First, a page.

Queue up and ring around a U-shaped counter at this West L.A. institution, which has somehow managed to escape time. Burger patties sizzle on the griddle that’s been around for decades (since 1927, to be exact) and get served by friendly waiters that seem to have been around for just as long. Don’t miss the smoky hickory burger, which comes slathered in secret house sauce (think: sugary, smoky tomato). Pair with an order of crispy fries served in a paper cone, and save room for a slice of house-made apple pie (á la mode, all the way). Be prepared to pay cash only and, on a sweltering day, opt for a seat by the door at this no-AC joint.
Allen Yelent gives fans the best of both worlds: a still-juicy center but with ample crust, thanks to extra pressing of the edges as the meat sizzles on the flat top. This pop-up’s patties get topped with American cheese, a little mustard, mayo and either raw or grilled onions. If you’re lucky you just might find the occasional patty melt special, where the beef layers onto some Bub and Grandma’s house loaf with cheese, or you might find an even bigger ode to L.A.: a special where pastrami perches on top of the patties. Keep your eyes on Instagram to find Goldburger popping up at coffee shops, wine bars and neighborhoods near you.
The crunch of the rye, the ooze of the cheese, the char of the grill—Cassell’s patty melt might just be the best in the city, so much so that just thinking about it makes us drool. This throwback burger joint has old-school charm in spades—we’re looking at you, rotating pie case—but it’s the simplicity of that third-pounder with swiss or cheddar and ample grilled onions that really takes us back to a ’50s burger counter, whether you’re in K-town, DTLA or LAX.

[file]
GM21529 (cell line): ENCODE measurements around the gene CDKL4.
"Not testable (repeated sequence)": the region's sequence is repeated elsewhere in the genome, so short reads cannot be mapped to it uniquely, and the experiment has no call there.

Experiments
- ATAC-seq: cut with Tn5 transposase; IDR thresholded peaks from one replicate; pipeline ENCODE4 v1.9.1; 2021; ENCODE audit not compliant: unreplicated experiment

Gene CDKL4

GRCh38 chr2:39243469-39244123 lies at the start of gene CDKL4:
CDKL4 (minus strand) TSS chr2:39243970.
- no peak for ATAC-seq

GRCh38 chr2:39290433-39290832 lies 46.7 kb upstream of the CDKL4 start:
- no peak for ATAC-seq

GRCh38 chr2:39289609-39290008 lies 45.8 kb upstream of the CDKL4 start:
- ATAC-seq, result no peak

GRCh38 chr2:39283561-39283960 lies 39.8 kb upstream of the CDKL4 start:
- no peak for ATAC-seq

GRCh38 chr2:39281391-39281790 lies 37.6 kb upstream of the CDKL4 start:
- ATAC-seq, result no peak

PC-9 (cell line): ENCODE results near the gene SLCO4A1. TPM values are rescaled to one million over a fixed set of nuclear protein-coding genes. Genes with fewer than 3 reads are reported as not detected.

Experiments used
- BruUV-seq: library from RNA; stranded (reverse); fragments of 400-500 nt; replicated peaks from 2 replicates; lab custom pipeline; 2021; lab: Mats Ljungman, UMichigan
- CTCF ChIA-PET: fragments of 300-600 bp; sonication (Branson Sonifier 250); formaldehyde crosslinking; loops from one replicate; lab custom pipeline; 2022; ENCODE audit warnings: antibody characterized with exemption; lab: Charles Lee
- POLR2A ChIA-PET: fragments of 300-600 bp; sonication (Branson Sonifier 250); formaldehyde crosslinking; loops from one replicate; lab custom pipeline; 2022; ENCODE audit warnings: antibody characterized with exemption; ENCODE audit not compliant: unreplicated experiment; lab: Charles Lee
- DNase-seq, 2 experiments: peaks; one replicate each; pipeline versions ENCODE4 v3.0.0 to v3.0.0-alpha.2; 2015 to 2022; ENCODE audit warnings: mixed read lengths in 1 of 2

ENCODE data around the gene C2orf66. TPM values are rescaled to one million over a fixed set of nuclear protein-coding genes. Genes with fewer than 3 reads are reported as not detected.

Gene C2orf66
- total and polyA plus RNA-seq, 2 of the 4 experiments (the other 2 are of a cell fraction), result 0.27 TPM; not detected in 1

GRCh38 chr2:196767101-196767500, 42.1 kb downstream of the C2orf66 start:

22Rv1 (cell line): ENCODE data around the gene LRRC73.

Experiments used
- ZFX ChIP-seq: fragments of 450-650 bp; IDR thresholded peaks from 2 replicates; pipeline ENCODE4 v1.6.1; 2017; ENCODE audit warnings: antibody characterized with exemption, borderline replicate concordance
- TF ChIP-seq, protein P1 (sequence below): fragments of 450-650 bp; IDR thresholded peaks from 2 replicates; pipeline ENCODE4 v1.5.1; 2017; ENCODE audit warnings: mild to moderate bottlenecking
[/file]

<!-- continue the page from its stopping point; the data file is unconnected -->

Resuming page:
L.A.’s home to a lot of gastropubs, but a gastropub that nails a perfect burger? Now that’s more of a rarity. At neighborhood spot Electric Owl, the smashburger is king. The patty—made from wagyu and dry-aged beef—is a little heftier than the smooshed-thin kin you’ll find cropping up around town, but it’s got a perfect, even char, and comes draped in house-made American cheese. Top it all off with pickles, aioli and griddled shallots, then throw it onto a fluffy bun, and you’ve got yourself one of the city’s most underrated burgers, smashed patty or not. (Note: Electric Owl even offers a healthier variety, made with a blend of Impossible Foods’ “beef” and regular beef—for half the cholesterol.)
A Bill’s burger is a thing of beauty, much less a time machine. Take a bite and get transported to the mid-’60s, when this classic L.A. burger shack first fired up the flat top. The bacon cheeseburger is exactly that: griddled burger, American cheese, crispy bacon. There’s lettuce and tomato, and you can (and probably should) add grilled onion, but don’t get too crazy; the idea here is simplicity—because by God, Bill makes one hell of a burger. Just remember to bring some bills—Bill’s spot is cash-only.